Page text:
Tag Archives: oregon heritage tree

Grand Fir

Grand Fir at the Old Parkdale Inn Bed and Breakfast

Grand Fir

The Grand Fir at the Old Parkdale Inn Bed and Breakfast, Abies grandis, was planted in front of  Charles and Lillian Craven’s new home in 1910. The Craven House was built in the fertile valley on the north slope of Mt. Hood. The home was converted into a bed and breakfast in 1998

Tree Facts

Grand Fir
  • Approx. height: 140′
  • Age: 112 years
  • Circumference: 15′
  • Abies grandis

April celebrates Arbor Day and Earth Day and we’ve recognized some Magnificent Oregon Trees all month.

Hope you’ve enjoyed learning about the history of these trees and their contribution to our Oregon History and Culture.

Arbor Day, much like Earth Day, is a holiday that celebrates nature. Its purpose is to encourage people to plant trees and this year the Oregon Bed and Breakfast Guild took the opportunity to recognizes our unique, magnificent trees throughout the month of April. We won’t stop here. So many more Oregon Heritage Trees we’ll be out and about searching for more Many of the trees we highlighted, but not all, have been recognized as Oregon Heritage Trees.

Oregon Heritage Trees – Trees that Tell an Historic Story

Oregon has a vast amount of ancient trees across the state that are reminders of not only the their longevity but as their importance to the environment and our Oregon Heritage. Many have been recognize by the Oregon Travel Information Council in their Oregon Heritage Tree program.

These Trees Tell Stories

‘Honored groves, single trees or groups of trees have something in common with one another no matter what the species: they are trees that tell a story; trees that confound and astound; trees that educate both Oregonians and visitors about significant people or events from the past; trees that have survived natural disasters or stand as silent sentries to the passage of time. And that’s only a small part of what makes an Oregon Heritage Tree compelling.’

Oregon Bed and Breakfast Guild is ready to share Oregon with you: it’s environment, culture, and heritage. Combine gracious hospitality with ambiance at an inspected and approved Oregon Bed and Breakfast Guild member Inn.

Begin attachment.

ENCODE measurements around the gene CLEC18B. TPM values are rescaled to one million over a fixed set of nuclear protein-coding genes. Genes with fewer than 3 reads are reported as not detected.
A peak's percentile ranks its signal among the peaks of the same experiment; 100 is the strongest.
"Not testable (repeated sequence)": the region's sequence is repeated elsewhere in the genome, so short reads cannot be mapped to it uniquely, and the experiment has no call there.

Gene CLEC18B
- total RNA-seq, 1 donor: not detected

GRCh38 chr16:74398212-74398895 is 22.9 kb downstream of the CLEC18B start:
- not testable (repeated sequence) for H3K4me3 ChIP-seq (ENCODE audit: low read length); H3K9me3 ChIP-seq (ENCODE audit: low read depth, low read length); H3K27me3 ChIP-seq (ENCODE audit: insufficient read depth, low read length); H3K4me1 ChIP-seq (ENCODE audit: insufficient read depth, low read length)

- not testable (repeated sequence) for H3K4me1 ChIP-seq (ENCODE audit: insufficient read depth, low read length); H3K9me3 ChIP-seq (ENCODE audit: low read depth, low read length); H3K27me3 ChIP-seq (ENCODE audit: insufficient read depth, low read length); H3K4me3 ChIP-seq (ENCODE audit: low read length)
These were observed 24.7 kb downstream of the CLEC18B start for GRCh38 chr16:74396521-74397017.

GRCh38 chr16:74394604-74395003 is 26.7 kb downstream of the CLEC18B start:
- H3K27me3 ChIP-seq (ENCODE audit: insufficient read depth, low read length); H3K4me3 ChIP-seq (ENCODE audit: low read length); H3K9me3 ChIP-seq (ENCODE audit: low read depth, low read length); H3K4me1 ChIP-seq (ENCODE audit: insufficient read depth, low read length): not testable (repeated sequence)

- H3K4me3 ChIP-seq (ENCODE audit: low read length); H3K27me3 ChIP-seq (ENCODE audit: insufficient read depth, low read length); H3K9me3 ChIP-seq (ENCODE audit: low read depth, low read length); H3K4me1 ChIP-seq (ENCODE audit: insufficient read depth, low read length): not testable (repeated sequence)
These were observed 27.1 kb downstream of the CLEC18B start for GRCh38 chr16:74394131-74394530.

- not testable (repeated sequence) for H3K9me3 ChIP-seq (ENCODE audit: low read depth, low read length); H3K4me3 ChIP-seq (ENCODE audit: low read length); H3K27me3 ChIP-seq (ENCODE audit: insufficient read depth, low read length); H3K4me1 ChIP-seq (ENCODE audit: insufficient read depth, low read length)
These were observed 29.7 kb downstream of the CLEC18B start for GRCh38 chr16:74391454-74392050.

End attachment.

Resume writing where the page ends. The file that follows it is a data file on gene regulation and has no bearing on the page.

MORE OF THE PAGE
Hospitality Update: Our inns are following COVID-19 protocol guidance from the Oregon Health Authority. Oregon’s statewide mask requirement for indoor public places was lifted on March 12.

After mask guidelines are lifted:

● Some businesses may choose to still require masks.

● Some people may choose to still wear a mask.

We have all struggled through COVID-19 and could use a little kindness. Please be respectful of local businesses and their workers and most importantly kind to yourself.

Let’s all be respectful and safe and follow the guidance of the CDC. Our inns are doing everything in our power to keep you safe. Not sure if your favorite inn is open? Give them a call as they just might be.

State Fairgrounds Oak Grove

Oregon State Fairgrounds Oak Grove

Small Camas
Small Camas

‘Dating back for six to ten thousand years before the arrival of Euro-American settlers, Kalapuya Indians lived in the Willamette Valley and relied upon on the valley’s oak groves as source of acorns and other food resources such as camas. The practice of following seasonal rounds to gather food and plant materials led the native people to recurrent camp grounds, one of which is believed to be the oak grove at the State Fairgrounds in Salem.

‘When the State Fair was established in 1862, visitors came in wagons and camped in the oak grove continuing the tradition of historic use. Camping at the Fair became an annual event and evolved into a system with streets and designated campsites. The first automobile arrived in camp in the early 1900’s and in 1910 there is a record of ten cars being in the camp. By 1922, it is estimated that at least 2,000 autos were on the grounds.

Tree Facts

  • Approx. height: 75′-90′
  • Age: 200 years
  • Circumference: 20″-38″
  • Quercus garryana

Visit these trees

The Fairgrounds Oak Grove is located at the Oregon State Fairgrounds in Salem on the west side of 17th Street across from the Jackman-Long Building.

Visit Salem and the Willamette Valley Bed and Breakfasts of the Oregon Bed and Breakfast Guild. Plan a few days to explore the beautiful Riverfront Park, the state capitol, museums, and other historic sites well worth seeing. With over 40 city parks, Salem also has plenty of open space especially near the Willamette River.

Lose oneself in Oregon’s rich history in the Willamette Valley on a scenic day trip from our Willamette Valley bed and breakfasts.

April celebrates Arbor Day and Earth Day and we’ll recognize some Magnificent Oregon Trees all month

Arbor Day, much like Earth Day, is a holiday that celebrates nature. Its purpose is to encourage people to plant trees and this year the Oregon Bed and Breakfast Guild will take the opportunity to recognizes our unique, magnificent trees throughout the month of April. Many of these trees, but not all, have been recognized as Oregon Heritage Trees.